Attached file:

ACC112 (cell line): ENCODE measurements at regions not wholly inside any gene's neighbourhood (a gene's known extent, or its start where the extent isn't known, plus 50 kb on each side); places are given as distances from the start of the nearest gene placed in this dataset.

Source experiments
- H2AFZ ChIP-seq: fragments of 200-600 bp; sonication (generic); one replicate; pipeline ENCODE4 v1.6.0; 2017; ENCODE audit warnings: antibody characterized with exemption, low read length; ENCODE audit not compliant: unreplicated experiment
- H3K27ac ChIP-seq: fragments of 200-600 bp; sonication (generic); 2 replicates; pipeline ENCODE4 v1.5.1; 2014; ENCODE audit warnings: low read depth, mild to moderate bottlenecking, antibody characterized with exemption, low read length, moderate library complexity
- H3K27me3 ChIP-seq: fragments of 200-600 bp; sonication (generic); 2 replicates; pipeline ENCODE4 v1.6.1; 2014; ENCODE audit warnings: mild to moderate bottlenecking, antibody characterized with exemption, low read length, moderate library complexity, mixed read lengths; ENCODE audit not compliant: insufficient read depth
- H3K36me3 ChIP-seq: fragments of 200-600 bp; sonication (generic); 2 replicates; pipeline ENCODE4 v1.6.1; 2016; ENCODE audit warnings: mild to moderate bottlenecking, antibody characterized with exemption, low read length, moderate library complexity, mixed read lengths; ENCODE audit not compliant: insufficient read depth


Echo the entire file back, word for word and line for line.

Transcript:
ACC112 (cell line): ENCODE measurements at regions not wholly inside any gene's neighbourhood (a gene's known extent, or its start where the extent isn't known, plus 50 kb on each side); places are given as distances from the start of the nearest gene placed in this dataset.

Source experiments
- H2AFZ ChIP-seq: fragments of 200-600 bp; sonication (generic); one replicate; pipeline ENCODE4 v1.6.0; 2017; ENCODE audit warnings: antibody characterized with exemption, low read length; ENCODE audit not compliant: unreplicated experiment
- H3K27ac ChIP-seq: fragments of 200-600 bp; sonication (generic); 2 replicates; pipeline ENCODE4 v1.5.1; 2014; ENCODE audit warnings: low read depth, mild to moderate bottlenecking, antibody characterized with exemption, low read length, moderate library complexity
- H3K27me3 ChIP-seq: fragments of 200-600 bp; sonication (generic); 2 replicates; pipeline ENCODE4 v1.6.1; 2014; ENCODE audit warnings: mild to moderate bottlenecking, antibody characterized with exemption, low read length, moderate library complexity, mixed read lengths; ENCODE audit not compliant: insufficient read depth
- H3K36me3 ChIP-seq: fragments of 200-600 bp; sonication (generic); 2 replicates; pipeline ENCODE4 v1.6.1; 2016; ENCODE audit warnings: mild to moderate bottlenecking, antibody characterized with exemption, low read length, moderate library complexity, mixed read lengths; ENCODE audit not compliant: insufficient read depth